‘Tis the season: allergy season.
Waterbury Hospital has an instrument on its roof that they use to collect pollen and then they break down the data.
Lab technicians have been gathering this pollen count information for 36 years now. The seasonal pollen count began in April and it runs through September.
“Right now our allergies are starting to kick up a little bit and you can see that in the count,” said Kayla Mae Stewart, a medical lab technician who recently learned how to collect this data.
Allergist Dr. Christopher Rudolph has been overseeing the program for almost four decades and in that time, he said, the allergy season has become longer as climate change has made the weather warmer.
The biggest bother for people: tree pollen.
“Really the trees are a major player and they peak in May, particularly around Mothers’ Day,” said Rudolph, a clinical professor in pediatrics, allergy, and immunology at Yale University.
He says the hospital’s pollen count can help folks pinpoint and attribute their seasonal allergy symptoms.
The doctor said he’s seeing more folks meeting with him after confusing allergies with COVID-19.
“Obviously the difference is the itching and sneezing are much more characteristic of allergy this time of year in New England certainly than they are of COVID-19,” he said.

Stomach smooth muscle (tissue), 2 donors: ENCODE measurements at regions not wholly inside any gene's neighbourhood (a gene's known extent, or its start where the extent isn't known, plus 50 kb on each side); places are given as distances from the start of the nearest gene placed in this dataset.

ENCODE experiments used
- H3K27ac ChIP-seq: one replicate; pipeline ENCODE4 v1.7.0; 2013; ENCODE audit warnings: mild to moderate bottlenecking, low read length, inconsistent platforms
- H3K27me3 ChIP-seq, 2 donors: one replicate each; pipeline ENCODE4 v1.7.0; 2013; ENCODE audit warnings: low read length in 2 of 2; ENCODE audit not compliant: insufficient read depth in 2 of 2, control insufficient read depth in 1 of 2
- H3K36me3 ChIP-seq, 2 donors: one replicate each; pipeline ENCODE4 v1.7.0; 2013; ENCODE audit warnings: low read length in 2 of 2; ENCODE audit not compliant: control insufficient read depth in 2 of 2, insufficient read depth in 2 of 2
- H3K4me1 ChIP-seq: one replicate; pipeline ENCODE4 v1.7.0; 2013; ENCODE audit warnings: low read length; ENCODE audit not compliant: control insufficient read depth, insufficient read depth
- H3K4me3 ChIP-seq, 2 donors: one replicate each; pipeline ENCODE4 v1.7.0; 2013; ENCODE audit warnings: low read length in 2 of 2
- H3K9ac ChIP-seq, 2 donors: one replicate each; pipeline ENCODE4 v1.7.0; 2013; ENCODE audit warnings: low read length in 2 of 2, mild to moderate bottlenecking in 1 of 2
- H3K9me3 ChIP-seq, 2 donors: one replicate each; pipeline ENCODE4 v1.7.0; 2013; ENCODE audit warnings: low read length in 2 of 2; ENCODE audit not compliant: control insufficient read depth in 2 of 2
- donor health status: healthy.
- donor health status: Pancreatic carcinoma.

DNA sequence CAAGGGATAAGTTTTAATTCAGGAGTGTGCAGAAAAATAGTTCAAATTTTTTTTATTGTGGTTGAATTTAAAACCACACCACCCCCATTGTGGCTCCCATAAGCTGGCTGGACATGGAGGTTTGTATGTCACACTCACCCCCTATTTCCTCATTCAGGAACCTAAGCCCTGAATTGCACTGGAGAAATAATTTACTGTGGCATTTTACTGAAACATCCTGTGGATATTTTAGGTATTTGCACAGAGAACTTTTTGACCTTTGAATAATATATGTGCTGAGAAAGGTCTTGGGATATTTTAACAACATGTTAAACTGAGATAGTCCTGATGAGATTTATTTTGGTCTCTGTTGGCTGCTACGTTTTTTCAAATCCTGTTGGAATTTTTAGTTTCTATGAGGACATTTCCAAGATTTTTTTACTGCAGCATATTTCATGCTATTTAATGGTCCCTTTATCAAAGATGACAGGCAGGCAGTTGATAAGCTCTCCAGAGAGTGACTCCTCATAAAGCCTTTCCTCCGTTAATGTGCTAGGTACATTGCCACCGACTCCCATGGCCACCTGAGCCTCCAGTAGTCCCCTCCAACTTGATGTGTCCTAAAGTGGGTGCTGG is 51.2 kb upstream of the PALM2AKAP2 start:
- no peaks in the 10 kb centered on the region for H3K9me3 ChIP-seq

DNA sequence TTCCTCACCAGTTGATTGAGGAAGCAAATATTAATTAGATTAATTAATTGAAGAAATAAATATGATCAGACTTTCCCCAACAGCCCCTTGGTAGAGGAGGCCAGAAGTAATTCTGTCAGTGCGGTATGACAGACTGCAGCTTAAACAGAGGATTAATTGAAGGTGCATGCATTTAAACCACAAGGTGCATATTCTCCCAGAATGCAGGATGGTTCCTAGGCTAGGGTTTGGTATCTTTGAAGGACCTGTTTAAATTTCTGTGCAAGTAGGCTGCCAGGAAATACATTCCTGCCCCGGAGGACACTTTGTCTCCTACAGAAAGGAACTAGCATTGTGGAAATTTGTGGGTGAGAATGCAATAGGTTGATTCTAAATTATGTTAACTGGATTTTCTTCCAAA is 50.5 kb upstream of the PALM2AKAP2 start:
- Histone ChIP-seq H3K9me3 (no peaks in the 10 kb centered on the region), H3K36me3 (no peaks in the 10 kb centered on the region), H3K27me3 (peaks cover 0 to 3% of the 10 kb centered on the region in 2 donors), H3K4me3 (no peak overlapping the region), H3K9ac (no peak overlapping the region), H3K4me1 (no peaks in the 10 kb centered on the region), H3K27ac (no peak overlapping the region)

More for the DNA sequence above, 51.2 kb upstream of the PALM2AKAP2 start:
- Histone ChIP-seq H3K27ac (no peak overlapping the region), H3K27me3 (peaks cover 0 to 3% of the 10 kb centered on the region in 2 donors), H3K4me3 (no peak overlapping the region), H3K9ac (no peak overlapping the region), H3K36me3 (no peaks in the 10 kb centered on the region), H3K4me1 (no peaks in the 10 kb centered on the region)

On this sunny day in April, even allergy sufferers, like Stewart, were hard pressed to stay inside.
She looks forward to checking the pollen count daily.
“It rained this morning, so tomorrow I expect the mold count to be higher with the humidity in the air, so you’ll see it. It’ll be reflected in the pollen count,” Stewart said.
You can check the daily pollen count here. The numbers represent the count from the day before.
Dr. Rudolph said seasonal allergies tend to begin in our teenage years and folks begin to build immunity by their 50s and 60s.
In the meantime, he said, if you have symptoms, schedule an appointment with an allergist. He says nasal steroid sprays are the best treatment.
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